Board of Health Outcome (Foundational Standard): The public, community partners and health care providers are aware of relevant and current population health information.
|Assessment and Surveillance Requirements Related to this Indicator (Prevention of Injury and Substance Misuse) |
- The board of health shall conduct epidemiological analysis of surveillance data....in the areas of injury and substance misuse outcomes, including violence and suicide prevention.
|Corresponding Indicators from Statistics Canada and CIHI|
|Corresponding Indicators from Other Sources |
Ontario Student Drug Use and Health Survey (OSDUHS), Centre for Addiction and Mental Health (CAMH)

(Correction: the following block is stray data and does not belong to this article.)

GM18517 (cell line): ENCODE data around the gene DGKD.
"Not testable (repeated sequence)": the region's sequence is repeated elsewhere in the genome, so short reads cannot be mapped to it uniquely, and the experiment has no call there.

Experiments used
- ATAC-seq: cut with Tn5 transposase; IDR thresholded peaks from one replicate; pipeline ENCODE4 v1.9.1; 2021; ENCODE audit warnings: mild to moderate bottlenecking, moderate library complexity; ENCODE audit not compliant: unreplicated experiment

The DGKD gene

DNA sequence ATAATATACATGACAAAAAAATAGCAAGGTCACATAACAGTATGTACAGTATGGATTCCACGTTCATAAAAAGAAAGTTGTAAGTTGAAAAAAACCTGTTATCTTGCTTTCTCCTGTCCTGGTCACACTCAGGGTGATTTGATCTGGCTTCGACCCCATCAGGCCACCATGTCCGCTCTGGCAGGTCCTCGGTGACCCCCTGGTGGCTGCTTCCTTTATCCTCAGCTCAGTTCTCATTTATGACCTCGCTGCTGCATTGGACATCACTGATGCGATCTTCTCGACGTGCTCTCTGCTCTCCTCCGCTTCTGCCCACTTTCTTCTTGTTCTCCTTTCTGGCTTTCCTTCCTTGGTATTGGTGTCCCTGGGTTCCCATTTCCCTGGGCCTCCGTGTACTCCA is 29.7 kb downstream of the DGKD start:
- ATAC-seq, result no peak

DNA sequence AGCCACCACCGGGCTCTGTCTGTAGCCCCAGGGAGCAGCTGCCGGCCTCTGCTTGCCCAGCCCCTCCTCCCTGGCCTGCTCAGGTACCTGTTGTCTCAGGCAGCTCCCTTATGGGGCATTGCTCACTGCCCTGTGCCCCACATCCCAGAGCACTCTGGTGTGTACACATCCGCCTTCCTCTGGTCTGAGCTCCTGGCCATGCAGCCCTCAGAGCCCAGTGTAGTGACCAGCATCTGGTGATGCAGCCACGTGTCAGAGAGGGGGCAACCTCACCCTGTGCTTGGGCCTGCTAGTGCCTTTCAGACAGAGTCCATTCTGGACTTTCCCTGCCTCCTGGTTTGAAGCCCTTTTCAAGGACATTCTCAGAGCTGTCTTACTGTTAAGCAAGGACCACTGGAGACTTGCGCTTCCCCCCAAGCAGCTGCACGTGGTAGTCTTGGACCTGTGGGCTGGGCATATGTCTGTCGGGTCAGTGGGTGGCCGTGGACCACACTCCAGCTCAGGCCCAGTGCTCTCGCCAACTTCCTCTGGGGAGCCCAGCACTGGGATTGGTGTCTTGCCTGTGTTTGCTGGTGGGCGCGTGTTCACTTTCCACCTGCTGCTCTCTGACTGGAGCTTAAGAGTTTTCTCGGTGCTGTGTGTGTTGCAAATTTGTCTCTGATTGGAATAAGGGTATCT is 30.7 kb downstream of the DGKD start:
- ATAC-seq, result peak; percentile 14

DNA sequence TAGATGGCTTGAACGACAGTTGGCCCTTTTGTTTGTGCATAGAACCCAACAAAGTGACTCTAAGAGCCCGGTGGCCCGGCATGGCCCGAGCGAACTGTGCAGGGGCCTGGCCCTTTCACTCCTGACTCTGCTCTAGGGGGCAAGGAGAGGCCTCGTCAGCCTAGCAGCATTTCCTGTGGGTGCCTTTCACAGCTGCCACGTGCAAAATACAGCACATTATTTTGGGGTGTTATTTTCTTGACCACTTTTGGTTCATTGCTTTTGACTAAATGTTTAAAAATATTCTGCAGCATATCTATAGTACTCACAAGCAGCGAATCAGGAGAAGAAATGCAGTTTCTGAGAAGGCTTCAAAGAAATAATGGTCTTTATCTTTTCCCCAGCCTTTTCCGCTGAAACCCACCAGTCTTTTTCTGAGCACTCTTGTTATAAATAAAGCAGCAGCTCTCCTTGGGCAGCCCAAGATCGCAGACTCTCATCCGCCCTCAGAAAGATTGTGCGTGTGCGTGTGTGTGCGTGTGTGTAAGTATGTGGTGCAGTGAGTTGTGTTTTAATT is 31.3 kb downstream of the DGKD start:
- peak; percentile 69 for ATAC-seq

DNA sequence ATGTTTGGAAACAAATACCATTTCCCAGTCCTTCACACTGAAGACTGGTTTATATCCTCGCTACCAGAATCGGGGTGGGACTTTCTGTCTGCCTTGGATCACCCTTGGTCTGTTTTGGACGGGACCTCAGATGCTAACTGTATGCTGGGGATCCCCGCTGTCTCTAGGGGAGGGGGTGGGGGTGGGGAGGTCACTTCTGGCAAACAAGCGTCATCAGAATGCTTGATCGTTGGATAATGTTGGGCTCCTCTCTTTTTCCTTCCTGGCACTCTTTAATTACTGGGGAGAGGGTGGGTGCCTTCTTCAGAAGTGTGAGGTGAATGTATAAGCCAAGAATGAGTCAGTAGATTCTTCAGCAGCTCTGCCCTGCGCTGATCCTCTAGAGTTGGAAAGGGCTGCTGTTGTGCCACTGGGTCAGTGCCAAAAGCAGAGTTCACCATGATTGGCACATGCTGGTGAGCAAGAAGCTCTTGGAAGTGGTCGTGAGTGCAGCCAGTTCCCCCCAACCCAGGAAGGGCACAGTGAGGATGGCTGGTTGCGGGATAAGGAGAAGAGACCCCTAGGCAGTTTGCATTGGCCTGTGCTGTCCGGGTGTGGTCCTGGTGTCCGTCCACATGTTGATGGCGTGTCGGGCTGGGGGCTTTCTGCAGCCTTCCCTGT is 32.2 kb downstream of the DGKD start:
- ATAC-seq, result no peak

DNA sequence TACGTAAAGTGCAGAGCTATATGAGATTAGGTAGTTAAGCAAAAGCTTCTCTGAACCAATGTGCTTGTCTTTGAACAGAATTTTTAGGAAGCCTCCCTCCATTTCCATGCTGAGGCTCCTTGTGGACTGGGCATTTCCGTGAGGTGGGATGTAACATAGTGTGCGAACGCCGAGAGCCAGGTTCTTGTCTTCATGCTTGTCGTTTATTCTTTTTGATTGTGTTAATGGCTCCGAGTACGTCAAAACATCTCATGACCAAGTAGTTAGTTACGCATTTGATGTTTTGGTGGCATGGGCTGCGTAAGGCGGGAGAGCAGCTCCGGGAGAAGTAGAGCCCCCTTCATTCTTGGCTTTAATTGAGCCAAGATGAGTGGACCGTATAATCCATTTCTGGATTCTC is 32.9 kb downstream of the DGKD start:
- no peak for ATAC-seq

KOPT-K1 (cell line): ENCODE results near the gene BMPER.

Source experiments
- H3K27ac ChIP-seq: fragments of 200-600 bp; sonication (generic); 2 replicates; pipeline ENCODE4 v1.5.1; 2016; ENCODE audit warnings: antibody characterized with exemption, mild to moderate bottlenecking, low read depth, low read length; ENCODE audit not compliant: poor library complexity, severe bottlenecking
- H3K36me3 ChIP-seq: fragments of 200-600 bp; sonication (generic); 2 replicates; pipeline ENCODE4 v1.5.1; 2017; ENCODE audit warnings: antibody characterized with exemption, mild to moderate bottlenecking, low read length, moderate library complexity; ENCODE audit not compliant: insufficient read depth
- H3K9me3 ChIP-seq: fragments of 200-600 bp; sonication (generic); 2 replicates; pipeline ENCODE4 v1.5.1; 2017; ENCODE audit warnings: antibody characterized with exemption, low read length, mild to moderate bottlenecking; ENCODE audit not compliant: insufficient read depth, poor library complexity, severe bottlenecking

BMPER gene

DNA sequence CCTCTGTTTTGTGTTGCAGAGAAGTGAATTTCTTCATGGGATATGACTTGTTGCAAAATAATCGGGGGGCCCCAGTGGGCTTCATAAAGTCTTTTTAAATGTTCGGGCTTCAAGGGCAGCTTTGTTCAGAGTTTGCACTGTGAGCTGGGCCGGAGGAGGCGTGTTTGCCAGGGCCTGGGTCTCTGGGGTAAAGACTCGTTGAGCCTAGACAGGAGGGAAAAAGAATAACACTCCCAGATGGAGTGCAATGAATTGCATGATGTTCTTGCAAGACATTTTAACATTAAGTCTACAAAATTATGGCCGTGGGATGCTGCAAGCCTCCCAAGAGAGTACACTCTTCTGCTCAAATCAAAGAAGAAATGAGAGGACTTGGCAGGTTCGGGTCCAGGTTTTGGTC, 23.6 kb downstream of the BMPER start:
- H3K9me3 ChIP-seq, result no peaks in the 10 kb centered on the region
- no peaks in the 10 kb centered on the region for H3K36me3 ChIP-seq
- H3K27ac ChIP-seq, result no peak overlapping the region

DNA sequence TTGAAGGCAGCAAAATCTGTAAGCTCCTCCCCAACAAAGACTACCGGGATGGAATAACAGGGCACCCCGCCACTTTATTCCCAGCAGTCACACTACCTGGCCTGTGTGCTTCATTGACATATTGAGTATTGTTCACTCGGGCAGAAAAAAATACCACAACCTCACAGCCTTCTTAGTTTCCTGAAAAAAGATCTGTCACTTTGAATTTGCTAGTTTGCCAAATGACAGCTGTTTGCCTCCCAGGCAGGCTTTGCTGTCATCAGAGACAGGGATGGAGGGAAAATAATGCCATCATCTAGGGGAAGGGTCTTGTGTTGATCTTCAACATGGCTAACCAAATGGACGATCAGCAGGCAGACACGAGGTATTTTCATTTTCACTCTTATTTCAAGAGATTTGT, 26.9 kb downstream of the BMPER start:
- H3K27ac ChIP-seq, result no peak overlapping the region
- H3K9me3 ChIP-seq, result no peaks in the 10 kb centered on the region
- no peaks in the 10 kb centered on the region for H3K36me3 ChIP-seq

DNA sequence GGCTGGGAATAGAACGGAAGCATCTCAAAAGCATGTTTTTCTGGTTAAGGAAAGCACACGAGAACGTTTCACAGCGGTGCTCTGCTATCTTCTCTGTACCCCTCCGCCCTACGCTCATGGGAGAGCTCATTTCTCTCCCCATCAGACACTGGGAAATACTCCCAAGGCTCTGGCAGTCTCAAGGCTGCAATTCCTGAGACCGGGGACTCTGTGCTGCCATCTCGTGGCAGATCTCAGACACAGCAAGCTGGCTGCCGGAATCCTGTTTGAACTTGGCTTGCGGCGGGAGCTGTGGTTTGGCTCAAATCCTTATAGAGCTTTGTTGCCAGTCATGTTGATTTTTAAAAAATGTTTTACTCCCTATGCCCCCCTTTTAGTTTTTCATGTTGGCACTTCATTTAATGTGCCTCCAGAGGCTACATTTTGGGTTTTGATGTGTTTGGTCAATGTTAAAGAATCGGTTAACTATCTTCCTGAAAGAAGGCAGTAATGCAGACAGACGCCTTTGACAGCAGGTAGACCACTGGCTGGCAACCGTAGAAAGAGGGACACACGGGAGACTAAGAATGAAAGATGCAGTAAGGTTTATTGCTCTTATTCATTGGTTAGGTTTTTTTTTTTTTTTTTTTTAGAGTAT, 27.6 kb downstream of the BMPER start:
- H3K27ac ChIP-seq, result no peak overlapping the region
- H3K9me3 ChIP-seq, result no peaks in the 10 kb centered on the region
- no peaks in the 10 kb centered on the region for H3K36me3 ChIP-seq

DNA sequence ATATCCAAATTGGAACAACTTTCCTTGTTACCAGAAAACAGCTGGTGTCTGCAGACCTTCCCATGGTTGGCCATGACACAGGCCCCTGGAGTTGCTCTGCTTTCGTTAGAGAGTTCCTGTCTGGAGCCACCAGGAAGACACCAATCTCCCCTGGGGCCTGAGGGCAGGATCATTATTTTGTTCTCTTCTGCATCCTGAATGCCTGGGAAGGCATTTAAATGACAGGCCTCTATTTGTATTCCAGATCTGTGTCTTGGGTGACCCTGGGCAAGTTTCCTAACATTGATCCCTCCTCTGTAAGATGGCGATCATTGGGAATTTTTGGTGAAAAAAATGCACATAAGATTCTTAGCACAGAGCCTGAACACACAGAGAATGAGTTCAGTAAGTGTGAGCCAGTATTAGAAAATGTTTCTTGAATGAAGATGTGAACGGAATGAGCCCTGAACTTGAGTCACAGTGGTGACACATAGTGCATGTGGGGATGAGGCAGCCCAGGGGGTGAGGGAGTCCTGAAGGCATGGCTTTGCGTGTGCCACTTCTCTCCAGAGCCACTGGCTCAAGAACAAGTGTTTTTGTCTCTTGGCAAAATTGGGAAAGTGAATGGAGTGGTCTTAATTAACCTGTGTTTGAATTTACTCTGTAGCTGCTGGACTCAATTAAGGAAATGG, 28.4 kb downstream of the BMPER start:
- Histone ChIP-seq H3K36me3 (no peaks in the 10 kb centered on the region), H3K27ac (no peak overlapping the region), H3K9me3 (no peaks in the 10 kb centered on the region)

- Percentage of students in grades 7 - 12 that attempted suicide in the past 12 months.
Available at: http://www.camh.ca/en/research/news_and_publications/ontario-student-drug-use-and-health-survey/Pages/default.aspx
|Data Sources (see Resources: Data Sources) |
Numerator & Denominator: Canadian Community Health Survey (CCHS)
Original source: Statistics Canada
Distributed by: Ontario Ministry of Health and Long Term Care (MOHLTC)
Suggested citation (see Data Citation Notes): Canadian Community Health Survey Cycle [year], Statistics Canada, Share File, Ontario MOHLTC
†Optional Module - refer to Indicator Comments for information on module selection
Suicidal Thoughts and Attempts
(asked of individuals ≥15 years of age)
Have you ever seriously considered committing suicide or taking your own life
Has this happened in the past 12 months?
Have you ever attempted to commit suicide or tried taking your own life?
Has this happened in the past 12 months?